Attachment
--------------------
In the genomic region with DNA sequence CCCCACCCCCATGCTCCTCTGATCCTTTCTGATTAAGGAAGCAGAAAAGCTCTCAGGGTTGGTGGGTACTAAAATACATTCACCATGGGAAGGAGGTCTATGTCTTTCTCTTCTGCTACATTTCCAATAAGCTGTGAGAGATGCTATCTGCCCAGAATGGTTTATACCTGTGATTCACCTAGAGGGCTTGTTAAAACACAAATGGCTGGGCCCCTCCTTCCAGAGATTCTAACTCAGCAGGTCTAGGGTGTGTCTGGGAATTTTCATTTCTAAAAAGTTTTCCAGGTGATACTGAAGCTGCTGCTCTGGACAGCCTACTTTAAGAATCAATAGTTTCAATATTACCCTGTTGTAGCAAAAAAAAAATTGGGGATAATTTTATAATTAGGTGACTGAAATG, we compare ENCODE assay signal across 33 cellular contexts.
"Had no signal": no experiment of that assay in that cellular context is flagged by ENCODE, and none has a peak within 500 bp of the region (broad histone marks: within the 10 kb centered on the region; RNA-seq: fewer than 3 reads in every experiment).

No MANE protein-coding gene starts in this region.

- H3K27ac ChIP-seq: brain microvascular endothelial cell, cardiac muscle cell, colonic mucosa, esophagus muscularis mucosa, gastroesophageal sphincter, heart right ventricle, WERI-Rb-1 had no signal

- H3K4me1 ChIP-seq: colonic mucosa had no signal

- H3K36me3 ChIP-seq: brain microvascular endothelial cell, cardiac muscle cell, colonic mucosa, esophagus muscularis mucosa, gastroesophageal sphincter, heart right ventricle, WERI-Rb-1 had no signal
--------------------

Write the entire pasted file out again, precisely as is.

In the genomic region with DNA sequence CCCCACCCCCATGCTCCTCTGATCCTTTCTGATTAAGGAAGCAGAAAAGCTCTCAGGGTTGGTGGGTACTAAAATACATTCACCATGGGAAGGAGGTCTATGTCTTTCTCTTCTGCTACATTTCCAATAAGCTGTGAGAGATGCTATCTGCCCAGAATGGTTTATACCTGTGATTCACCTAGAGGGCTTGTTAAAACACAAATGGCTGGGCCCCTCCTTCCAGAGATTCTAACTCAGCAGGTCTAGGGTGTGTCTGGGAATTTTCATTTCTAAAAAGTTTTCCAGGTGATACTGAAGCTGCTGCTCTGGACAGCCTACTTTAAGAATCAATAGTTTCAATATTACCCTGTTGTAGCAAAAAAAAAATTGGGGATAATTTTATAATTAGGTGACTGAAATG, we compare ENCODE assay signal across 33 cellular contexts.
"Had no signal": no experiment of that assay in that cellular context is flagged by ENCODE, and none has a peak within 500 bp of the region (broad histone marks: within the 10 kb centered on the region; RNA-seq: fewer than 3 reads in every experiment).

No MANE protein-coding gene starts in this region.

- H3K27ac ChIP-seq: brain microvascular endothelial cell, cardiac muscle cell, colonic mucosa, esophagus muscularis mucosa, gastroesophageal sphincter, heart right ventricle, WERI-Rb-1 had no signal

- H3K4me1 ChIP-seq: colonic mucosa had no signal

- H3K36me3 ChIP-seq: brain microvascular endothelial cell, cardiac muscle cell, colonic mucosa, esophagus muscularis mucosa, gastroesophageal sphincter, heart right ventricle, WERI-Rb-1 had no signal